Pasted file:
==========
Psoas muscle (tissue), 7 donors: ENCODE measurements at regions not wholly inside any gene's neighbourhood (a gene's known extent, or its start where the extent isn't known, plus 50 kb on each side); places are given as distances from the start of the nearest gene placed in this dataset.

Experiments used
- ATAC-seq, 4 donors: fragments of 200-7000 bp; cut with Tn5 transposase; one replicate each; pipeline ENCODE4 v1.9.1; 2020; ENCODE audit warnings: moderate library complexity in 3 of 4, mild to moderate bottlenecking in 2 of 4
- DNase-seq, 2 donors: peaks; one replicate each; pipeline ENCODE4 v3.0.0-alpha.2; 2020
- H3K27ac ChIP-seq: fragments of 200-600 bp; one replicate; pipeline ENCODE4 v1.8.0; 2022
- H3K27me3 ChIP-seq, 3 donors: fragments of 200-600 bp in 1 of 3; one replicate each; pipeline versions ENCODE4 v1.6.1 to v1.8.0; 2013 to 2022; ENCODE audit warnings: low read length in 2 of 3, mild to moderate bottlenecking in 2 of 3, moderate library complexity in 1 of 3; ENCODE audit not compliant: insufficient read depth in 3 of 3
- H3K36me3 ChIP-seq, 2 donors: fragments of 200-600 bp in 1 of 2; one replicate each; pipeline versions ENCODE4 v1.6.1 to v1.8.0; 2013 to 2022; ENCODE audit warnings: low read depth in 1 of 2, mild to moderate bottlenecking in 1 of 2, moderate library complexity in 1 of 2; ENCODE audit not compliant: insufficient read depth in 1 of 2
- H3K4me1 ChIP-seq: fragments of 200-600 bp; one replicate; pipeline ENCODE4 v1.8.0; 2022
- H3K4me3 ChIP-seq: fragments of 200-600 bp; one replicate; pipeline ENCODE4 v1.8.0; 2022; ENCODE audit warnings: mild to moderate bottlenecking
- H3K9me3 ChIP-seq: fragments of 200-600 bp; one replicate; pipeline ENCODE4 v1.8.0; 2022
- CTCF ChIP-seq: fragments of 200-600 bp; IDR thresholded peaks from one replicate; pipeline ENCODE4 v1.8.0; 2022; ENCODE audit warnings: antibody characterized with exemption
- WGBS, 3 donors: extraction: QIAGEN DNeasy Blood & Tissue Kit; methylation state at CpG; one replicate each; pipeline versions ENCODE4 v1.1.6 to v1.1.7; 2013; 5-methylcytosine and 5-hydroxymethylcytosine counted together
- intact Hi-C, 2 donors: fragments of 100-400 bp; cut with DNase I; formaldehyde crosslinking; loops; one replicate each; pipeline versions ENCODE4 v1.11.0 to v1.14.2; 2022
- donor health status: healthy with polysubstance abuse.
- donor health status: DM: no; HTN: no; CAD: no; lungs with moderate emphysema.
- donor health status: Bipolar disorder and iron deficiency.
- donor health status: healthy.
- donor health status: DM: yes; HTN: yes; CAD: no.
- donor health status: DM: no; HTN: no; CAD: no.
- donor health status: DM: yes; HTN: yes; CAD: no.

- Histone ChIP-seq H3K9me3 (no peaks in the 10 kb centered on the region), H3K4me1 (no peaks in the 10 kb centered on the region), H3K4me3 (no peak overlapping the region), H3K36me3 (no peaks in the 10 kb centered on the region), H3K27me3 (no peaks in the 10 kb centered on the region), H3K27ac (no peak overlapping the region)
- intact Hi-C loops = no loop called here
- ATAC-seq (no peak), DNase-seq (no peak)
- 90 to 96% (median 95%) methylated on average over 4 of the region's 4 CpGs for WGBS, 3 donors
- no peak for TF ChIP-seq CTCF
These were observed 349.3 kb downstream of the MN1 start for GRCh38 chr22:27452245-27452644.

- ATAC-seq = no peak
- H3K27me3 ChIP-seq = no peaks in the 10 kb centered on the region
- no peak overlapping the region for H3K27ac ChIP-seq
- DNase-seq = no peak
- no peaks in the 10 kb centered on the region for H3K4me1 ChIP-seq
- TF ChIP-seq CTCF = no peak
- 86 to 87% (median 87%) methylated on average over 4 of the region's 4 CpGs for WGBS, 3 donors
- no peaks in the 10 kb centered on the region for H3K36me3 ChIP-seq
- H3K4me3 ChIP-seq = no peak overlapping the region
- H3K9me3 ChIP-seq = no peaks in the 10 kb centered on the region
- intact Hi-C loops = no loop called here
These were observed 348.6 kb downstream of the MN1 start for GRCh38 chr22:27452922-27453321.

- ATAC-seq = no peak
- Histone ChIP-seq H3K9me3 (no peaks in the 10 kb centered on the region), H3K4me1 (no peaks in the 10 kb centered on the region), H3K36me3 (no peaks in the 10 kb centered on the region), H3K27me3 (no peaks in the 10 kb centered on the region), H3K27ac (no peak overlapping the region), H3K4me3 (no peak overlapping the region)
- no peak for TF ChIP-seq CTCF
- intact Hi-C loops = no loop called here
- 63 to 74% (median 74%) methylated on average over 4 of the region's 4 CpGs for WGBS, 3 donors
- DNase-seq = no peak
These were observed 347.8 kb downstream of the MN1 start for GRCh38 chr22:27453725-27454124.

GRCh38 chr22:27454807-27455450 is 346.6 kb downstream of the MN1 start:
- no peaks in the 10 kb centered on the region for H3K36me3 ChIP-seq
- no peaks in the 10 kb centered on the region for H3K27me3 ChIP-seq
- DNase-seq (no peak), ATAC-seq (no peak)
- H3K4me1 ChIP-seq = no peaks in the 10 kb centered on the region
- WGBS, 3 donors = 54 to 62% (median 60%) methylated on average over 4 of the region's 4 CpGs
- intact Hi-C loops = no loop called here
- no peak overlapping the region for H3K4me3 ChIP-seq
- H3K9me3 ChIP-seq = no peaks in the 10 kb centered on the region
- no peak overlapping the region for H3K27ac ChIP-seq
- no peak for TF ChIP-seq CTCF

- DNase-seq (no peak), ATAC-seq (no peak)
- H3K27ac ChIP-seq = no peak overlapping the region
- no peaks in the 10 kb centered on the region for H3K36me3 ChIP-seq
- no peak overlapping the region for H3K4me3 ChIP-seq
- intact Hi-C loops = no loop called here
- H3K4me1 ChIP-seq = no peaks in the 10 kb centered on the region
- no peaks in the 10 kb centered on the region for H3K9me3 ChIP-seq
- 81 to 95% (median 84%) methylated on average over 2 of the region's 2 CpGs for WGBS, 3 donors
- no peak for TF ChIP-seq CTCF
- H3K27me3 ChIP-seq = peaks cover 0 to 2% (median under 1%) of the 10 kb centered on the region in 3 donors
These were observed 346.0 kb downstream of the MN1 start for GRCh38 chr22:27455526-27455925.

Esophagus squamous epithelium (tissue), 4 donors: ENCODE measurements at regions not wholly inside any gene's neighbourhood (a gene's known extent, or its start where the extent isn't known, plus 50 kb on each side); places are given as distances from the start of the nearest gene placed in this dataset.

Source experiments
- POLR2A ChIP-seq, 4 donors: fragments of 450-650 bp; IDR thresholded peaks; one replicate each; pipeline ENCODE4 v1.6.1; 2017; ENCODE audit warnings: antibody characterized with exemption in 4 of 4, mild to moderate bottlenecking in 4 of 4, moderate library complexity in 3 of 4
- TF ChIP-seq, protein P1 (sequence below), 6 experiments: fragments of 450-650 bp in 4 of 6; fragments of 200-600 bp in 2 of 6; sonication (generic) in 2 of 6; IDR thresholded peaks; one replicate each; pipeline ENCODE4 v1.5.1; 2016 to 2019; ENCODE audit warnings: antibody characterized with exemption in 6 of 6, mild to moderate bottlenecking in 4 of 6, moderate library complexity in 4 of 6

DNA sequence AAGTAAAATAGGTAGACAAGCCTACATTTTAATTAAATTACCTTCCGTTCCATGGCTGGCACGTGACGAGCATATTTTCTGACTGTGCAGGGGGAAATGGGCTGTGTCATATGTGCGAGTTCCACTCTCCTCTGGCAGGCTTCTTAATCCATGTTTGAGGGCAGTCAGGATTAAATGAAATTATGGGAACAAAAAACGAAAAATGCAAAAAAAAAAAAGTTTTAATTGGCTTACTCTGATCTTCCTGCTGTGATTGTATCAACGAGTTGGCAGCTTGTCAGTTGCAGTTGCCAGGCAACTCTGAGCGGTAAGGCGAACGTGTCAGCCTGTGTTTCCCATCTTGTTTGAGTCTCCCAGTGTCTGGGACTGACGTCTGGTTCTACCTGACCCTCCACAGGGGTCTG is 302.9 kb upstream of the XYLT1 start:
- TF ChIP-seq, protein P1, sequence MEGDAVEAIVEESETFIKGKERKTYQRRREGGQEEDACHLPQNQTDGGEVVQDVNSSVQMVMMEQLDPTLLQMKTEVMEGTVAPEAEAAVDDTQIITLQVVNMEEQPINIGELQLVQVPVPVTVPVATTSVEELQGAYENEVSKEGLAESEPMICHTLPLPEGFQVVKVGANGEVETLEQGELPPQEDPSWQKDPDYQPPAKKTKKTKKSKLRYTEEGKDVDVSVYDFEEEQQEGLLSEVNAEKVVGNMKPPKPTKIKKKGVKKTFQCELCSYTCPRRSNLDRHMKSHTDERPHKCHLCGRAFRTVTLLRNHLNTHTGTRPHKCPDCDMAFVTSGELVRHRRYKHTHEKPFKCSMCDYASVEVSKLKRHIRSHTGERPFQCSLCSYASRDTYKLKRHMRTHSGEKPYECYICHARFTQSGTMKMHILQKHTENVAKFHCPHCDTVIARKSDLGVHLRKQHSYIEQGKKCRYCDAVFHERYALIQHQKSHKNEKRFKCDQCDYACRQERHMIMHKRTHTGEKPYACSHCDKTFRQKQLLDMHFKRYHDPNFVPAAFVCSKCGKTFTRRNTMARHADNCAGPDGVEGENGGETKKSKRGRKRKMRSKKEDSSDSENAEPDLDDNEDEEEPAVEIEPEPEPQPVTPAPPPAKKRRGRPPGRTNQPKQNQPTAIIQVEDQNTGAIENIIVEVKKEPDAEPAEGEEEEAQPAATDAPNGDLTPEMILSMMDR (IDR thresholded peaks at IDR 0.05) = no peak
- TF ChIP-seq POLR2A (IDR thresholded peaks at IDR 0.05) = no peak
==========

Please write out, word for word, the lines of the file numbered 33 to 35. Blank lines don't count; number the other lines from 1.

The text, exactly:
- 86 to 87% (median 87%) methylated on average over 4 of the region's 4 CpGs for WGBS, 3 donors
- no peaks in the 10 kb centered on the region for H3K36me3 ChIP-seq
- H3K4me3 ChIP-seq = no peak overlapping the region